Written public comment on the proposed Pleasant Harbor Master Planned Resort in Brinnon has been extended to 4:30 p.m. April 13, after Jefferson County commissioners presided over a …
Written public comment on the proposed Pleasant Harbor Master Planned Resort in Brinnon has been extended to 4:30 p.m. April 13, after Jefferson County commissioners presided over a three-and-a-half-hour public hearing April 9 to solicit written and oral comments from the community.
While opposition to the proposed resort development was represented by members of environmental groups, the Jefferson County Planning Commission and the Port Gamble S’Klallam Tribe, almost all of the self-identified residents of the Brinnon area who spoke that night did so in favor of the MPR.
Garth Mann, president and CEO of the Alberta-based Statesman Group real estate developer, described the deliberative process to date as “democracy at its finest,” even as several Brinnon residents asked why it has taken so long to implement the MPR, citing the work Statesman has already done to improve the Pleasant Harbor Marina.
After Brinnon resident Jim Watson praised Mann for his “amazing flexibility” in accommodating the county’s conditions, fellow Brinnon resident Charlotte Clark cited the “amazing lack of revenue” in the south end of the county, which she identified as leading to a localized economic depression and crime problem.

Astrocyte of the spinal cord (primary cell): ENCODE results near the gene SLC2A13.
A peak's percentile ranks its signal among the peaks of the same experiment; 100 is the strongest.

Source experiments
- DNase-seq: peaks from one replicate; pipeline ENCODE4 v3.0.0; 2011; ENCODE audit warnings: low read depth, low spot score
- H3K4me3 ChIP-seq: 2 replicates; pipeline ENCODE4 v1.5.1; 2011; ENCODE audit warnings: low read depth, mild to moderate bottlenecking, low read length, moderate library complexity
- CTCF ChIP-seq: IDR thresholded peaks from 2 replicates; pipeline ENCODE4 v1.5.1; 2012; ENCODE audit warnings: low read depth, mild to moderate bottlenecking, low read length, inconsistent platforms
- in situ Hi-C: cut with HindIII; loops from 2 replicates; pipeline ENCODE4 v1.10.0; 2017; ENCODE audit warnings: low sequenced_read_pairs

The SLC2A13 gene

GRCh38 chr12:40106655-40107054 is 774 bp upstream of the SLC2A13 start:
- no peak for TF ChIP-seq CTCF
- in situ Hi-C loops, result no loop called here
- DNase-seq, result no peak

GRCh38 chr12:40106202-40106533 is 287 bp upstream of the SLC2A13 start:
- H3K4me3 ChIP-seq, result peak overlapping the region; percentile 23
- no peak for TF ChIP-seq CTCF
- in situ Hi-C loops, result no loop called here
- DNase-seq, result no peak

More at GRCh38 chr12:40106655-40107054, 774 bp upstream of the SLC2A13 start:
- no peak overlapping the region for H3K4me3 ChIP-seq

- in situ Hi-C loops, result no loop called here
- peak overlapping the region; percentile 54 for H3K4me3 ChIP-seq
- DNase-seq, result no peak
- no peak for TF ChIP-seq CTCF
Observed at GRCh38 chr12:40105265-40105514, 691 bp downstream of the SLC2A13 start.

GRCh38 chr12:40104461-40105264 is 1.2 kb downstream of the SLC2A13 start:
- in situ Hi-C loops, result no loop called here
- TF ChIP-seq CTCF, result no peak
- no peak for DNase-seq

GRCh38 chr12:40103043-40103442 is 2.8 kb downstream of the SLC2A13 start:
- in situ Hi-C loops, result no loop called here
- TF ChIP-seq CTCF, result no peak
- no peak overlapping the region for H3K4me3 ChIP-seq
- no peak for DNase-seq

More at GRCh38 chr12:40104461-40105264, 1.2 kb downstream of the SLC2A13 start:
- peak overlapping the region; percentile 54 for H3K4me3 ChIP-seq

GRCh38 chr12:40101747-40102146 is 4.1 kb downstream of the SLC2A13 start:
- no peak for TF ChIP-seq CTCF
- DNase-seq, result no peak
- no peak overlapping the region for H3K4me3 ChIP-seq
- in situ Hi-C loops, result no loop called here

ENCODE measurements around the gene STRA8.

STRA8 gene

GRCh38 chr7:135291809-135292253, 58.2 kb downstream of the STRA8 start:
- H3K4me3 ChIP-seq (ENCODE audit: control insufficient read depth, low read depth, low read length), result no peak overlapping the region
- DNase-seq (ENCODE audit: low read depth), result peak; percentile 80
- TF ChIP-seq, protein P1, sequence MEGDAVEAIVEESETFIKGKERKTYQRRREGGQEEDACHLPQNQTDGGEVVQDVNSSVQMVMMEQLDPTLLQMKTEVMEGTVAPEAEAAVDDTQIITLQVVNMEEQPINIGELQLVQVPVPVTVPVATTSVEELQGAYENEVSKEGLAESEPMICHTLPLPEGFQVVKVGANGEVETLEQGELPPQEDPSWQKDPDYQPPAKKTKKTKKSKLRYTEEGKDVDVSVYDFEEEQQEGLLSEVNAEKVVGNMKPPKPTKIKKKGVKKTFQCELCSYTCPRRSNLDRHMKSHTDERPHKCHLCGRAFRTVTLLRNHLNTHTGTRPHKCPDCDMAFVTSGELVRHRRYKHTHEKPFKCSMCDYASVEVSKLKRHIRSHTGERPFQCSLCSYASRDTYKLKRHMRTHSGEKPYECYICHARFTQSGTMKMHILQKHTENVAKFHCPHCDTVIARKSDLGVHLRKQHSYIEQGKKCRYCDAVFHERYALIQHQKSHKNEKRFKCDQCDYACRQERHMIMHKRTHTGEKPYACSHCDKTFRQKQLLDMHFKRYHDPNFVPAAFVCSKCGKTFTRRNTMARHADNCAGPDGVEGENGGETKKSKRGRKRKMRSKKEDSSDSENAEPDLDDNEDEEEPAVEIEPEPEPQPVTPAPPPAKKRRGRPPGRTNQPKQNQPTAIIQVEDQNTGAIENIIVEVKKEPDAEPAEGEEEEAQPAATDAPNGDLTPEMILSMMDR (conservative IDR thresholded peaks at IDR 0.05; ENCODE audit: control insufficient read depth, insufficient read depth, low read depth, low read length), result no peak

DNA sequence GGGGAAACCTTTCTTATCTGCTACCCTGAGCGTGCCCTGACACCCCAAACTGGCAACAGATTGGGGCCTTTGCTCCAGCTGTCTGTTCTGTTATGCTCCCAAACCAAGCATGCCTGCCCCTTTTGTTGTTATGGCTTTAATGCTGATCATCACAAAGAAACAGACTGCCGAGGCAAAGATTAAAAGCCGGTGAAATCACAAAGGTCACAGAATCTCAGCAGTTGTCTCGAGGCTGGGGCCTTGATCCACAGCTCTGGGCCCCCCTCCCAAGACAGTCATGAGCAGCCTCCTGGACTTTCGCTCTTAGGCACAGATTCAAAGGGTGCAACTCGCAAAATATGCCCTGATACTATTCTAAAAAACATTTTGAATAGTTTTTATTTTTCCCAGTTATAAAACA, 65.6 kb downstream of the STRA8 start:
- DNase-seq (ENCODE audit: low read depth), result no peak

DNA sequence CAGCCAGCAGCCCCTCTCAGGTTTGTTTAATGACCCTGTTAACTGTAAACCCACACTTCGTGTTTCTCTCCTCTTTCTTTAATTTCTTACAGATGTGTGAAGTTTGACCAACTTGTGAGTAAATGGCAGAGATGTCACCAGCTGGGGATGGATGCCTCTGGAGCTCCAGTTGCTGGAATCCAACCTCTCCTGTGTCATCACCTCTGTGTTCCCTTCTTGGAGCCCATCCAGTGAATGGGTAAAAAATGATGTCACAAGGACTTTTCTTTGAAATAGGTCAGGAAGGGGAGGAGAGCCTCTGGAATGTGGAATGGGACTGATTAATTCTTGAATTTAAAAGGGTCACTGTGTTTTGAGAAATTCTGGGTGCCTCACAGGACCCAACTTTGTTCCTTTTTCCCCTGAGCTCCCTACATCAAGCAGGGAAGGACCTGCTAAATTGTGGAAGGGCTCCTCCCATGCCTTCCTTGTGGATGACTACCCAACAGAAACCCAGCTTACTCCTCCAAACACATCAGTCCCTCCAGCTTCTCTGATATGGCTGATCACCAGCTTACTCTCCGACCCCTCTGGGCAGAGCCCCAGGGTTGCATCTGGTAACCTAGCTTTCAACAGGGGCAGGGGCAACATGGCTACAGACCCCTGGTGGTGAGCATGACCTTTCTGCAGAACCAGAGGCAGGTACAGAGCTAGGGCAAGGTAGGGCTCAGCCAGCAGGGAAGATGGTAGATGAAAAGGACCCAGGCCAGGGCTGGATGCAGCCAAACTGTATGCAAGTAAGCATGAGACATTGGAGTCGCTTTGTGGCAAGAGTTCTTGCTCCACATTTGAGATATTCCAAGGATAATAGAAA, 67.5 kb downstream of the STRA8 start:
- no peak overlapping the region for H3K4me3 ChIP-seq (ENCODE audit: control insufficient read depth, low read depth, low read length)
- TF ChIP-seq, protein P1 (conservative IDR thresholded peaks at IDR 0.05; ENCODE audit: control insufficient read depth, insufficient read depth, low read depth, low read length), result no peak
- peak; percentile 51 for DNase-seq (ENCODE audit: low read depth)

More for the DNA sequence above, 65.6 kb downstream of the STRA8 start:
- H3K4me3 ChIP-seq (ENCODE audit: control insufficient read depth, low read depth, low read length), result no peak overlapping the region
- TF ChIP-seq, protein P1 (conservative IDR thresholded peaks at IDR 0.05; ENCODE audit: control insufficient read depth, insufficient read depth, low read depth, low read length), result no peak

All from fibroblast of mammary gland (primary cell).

Rob Mitchell, another Brinnon resident, was one of the few to speak out against the proposed development, arguing that the majority of jobs that the resort would bring to the area would be seasonal or offer “poverty-level wages.”
However, he was countered by Port Ludlow resident Scott Hogensen, who deemed the development “a good expansion of the tax base” to help support social welfare programs, affordable housing, schools and emergency services while providing “a little relief to homeowners.”
Brinnon resident Victoria Marshall recalled her career in the hospitality industry to defend the environmental stewardship of the tourism industry in general, while saying how impressed she was with the environmental standards outlined by the Statesman Group in particular.
Lorna Smith was the first member of the Planning Commission to reiterate the concerns the Planning Commission already expressed to the county commissioners about what they saw as the lack of key details in the proposal, which led the Planning Commission to recommend the county commissioners deny the proposal until more information is supplied.
Port Townsend resident Julia Cochrane threw her support behind the Planning Commission, and recommended two of the “geologically and culturally significant” kettle pools proposed for demolishment instead be retained, and that the number of proposed units at the resort be reduced from 890.
Tim Cullinan, representing the Point No Point Treaty Council, which serves the natural resource management needs of the Port Gamble and Jamestown S’Klallam tribes, joined in criticizing what he referred to as the lack of “clarity, specificity or enforceable language” in the Statesman Group’s wildlife management proposals.
Judy D’Amore, speaking for the Jefferson County Marine Resources Committee, questioned why the Statesman Group’s stormwater management plan was not available for review, while fellow MRC member Dale Moses wondered who would be receiving the groundwater monitoring data that would be required by the proposal.